“Sounds gross,” StoneMason said.
“It’s not my first intuition ability. Johnny has a ton of them. Ask him some time, it’s how he smells money. He told me it’s like smelling mint ice cream. The more gold something has, the stronger the smell. Treasure is like citrus.”
“All smells?” StoneMason asked.
“That’s how most intuitions work. They use a sense besides sight to key you into the neat stuff,” Rose said. “The Voices want people to use more than their eyes. Which is great because out there in reality it’s like all we have is sight and hearing. The internet, ads following us around stores from speakers. I like being reminded there’s more to life than digital screens.”
“While inside a game,” StoneMason said.
We reached the building. Our path didn’t go through the roof or a window like Johnny had. We took the well abused pathway all those dogs had come from. Rose scouted ahead, searching through desks and corners. StoneMason stood next to me with a stick the size of his arm, which was the size of my body. Inside we went, where Rose continued to explore the corners. She found stuff, I didn’t want to know what, in some of the corners that had clearly been messy kennels for undead.
Then she surprised me with a shout.
“Holy hell,” Rose uttered from one of the corner rooms. “Puppies!”
“In here?” StoneMason asked. “Are they undead?”
We walked into a room with crates piled awkwardly around the entrance. It looked as though this area had been used as a storage wing for the house, mixed with a home for the dogs. There might have been real valuables in here once, and the dogs might have originally been put here to guard them. Then the place turned evil and undead.
“If they’re undead. Friday can heal,” StoneMason said.
That reminded me to check my bars to see if enough time had passed. My reduced mana notice had cleared away sometime during the battle. It had only been a restriction for an hour, but that hour had sucked. Knowing my mana had come back meant more to me than the knowledge there were healthy puppies somewhere in the dungeon. Dogs and I didn’t get along. Animals in general were frustrating. I’d been attacked by too many while in the service and trying to help fetch people in the ambulance.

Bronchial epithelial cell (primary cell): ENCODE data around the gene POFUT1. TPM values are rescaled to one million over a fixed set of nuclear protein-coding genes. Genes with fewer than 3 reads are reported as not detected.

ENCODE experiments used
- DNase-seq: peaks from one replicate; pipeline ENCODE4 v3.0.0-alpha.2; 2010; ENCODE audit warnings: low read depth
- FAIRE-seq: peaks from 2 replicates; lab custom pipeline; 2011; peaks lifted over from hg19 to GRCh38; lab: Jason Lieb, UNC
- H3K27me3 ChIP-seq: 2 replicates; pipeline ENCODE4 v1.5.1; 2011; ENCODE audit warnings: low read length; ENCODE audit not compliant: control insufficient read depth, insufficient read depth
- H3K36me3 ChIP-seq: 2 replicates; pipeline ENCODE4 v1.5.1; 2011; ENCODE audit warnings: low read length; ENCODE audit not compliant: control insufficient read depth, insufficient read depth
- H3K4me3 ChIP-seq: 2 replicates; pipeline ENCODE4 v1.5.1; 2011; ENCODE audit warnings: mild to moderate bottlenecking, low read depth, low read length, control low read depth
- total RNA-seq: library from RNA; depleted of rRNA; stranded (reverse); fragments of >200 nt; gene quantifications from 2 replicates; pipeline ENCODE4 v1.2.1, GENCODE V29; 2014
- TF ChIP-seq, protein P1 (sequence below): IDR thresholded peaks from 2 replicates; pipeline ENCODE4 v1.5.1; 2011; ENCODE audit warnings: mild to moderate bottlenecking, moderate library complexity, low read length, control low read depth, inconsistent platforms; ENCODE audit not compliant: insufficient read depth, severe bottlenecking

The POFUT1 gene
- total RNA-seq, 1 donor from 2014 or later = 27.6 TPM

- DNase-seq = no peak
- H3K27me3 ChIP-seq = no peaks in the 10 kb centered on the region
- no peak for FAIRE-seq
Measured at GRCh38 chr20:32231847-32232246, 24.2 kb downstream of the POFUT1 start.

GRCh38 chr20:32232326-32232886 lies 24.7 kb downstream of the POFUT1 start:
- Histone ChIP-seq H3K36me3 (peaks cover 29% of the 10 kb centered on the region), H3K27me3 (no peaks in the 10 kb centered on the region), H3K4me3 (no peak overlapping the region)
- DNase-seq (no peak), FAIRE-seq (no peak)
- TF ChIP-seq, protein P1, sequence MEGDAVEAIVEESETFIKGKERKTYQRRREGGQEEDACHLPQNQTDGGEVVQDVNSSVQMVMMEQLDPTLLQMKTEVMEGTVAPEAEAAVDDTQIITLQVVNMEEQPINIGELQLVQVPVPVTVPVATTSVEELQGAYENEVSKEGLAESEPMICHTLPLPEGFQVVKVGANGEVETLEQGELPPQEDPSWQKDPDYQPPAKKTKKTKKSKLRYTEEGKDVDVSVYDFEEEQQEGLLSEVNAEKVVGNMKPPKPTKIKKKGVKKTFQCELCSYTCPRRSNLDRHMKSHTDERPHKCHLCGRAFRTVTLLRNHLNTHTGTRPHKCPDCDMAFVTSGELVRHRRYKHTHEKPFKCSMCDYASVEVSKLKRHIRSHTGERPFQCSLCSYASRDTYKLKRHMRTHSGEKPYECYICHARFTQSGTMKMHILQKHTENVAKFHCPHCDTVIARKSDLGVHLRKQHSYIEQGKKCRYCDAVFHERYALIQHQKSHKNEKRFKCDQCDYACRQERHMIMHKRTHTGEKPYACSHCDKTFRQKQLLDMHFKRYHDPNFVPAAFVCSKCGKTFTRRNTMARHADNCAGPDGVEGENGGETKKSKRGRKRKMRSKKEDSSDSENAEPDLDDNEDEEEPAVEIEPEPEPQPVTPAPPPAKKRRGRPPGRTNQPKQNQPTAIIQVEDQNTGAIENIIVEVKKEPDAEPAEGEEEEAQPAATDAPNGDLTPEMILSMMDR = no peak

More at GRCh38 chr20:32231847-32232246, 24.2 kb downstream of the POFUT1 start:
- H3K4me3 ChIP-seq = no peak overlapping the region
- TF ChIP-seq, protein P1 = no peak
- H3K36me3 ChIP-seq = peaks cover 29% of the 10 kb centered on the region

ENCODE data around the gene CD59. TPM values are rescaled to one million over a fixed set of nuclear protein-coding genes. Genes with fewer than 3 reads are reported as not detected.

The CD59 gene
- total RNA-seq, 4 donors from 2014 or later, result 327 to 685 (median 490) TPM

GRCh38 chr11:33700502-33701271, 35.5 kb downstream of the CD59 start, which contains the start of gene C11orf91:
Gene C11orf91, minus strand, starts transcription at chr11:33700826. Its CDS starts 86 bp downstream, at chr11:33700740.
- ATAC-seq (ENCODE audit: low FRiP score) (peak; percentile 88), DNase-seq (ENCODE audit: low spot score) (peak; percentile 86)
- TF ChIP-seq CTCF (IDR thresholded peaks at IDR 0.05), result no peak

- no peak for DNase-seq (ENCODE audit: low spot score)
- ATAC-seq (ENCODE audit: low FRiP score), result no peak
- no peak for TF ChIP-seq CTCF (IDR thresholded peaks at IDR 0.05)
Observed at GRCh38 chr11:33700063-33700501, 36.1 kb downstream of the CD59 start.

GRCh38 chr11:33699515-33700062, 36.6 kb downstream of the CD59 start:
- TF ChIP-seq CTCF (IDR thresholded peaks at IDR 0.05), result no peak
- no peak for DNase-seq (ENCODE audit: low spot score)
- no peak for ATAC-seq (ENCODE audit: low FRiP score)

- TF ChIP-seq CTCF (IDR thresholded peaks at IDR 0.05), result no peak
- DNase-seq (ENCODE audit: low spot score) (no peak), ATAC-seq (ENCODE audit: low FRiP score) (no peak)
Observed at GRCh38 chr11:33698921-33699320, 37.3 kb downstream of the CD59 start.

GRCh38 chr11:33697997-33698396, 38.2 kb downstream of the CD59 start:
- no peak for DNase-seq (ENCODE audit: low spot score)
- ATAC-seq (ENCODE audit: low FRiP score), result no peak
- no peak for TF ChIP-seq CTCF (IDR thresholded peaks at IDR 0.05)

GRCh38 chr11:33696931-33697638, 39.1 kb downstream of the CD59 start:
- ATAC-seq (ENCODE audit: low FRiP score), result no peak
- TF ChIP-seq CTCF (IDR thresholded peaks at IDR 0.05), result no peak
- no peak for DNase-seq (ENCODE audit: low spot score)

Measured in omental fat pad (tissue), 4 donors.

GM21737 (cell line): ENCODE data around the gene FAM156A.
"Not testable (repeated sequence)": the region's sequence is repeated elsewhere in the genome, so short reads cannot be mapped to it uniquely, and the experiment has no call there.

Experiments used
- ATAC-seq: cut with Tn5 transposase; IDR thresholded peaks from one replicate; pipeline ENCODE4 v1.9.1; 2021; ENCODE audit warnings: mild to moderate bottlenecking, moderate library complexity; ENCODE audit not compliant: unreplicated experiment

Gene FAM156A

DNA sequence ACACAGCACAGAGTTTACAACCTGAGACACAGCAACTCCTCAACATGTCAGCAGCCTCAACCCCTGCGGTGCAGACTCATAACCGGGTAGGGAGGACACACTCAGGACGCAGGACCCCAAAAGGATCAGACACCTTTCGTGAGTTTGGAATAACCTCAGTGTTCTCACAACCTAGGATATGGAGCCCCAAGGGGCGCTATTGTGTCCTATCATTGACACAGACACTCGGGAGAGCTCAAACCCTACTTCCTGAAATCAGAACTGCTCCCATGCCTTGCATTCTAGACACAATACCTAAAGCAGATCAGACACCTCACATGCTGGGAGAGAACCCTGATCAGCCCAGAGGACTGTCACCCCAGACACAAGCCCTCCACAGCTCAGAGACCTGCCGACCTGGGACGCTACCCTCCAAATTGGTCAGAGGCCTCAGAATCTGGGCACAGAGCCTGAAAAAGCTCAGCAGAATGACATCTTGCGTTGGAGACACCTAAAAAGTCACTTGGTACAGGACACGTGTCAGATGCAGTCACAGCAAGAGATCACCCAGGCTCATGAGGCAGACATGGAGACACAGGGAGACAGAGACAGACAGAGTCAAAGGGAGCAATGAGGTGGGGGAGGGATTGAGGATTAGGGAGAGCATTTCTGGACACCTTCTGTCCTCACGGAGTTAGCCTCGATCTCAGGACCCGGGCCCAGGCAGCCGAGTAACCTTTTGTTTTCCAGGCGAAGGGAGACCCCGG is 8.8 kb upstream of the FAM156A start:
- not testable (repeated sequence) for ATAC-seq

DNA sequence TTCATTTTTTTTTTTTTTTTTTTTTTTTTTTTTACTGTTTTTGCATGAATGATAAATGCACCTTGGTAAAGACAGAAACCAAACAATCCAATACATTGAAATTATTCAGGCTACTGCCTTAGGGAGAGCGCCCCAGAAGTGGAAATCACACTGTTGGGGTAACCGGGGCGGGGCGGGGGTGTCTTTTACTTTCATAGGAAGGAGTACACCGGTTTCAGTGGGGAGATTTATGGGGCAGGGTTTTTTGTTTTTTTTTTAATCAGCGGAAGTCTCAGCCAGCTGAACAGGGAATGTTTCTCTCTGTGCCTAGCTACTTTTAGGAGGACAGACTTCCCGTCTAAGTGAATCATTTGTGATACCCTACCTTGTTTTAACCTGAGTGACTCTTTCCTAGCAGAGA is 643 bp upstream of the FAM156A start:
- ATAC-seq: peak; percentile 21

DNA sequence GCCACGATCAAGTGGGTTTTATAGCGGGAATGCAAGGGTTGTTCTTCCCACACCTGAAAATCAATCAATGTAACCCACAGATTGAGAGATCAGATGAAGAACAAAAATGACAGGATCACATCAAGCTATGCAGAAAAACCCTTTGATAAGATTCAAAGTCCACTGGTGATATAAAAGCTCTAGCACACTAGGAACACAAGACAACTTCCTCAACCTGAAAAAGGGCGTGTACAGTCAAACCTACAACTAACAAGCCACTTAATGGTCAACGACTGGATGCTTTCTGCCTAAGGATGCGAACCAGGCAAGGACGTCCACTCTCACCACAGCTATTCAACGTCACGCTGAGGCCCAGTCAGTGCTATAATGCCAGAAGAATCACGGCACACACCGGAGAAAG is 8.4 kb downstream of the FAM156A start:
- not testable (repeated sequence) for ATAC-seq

Low noises came from the room. I stepped inside as StoneMason waved forward. “Hey, Friday. You should see if one of your druid things works on them. They keep growling at me.”
The room itself was a mess too. Broken crates. Stuffing torn to shreds and scattered all over the floor. Wood with chew marks.
“So, they’re not puppies,” I said.
“Okay, like four months. Maybe five?” Rose shrugged. “They’re not full grown. They’re not closed eyed wiggly babies. That’s still puppies?”
“I guess,” I said. It was the dog version of a seven year old. They were children dogs, which was somehow worse than regular dogs.
StoneMason nodded. “Old enough to be weaned. Perfect for training. We could all try to get a pet. I’ve never had one before.”
“Me either,” Rose said.
There were five ugly monsters with the same general colors. Most dogs I knew of had patterned fur, these creatures were all one solid color halfway between gold and a pallid white, if such a coloration was possible. It made me sick to look at them.
“They don’t seem very healthy,” Rose said.
They shuffled slowly. Their tiny noses digging into corners of the room they’d been left in. Two huddled together. One lay quietly, eyes closed and chest barely moving. Obviously they weren’t doing well.
“Given where we are, did you think they’d be healthy?” I asked. “And what are the odds we’d come across them and have the ability to heal them?”
“You should cast the spell,” StoneMason said. “I doubt bandages. Would work on these.”
“I could. Then the game would give me a chance at a companion pet.”
“That’s neat, you should do that. Maybe you could get an entire pack.” Rose jumped in place and clapped excitedly. “Druid and dogs. You could command them in battle to do the damage for you. And even resurrect them if they’re companions. Or resummon them.”
The idea had merit, except for one small fact. I’d be deleting this character if it got too annoying. Leaving companions attached to a character who suddenly didn’t exist fell under “cruel and unusual.” It used to be okay in the old games during my childhood because those people weren’t aware of time passing. They didn’t know anything when the game world hadn’t loaded.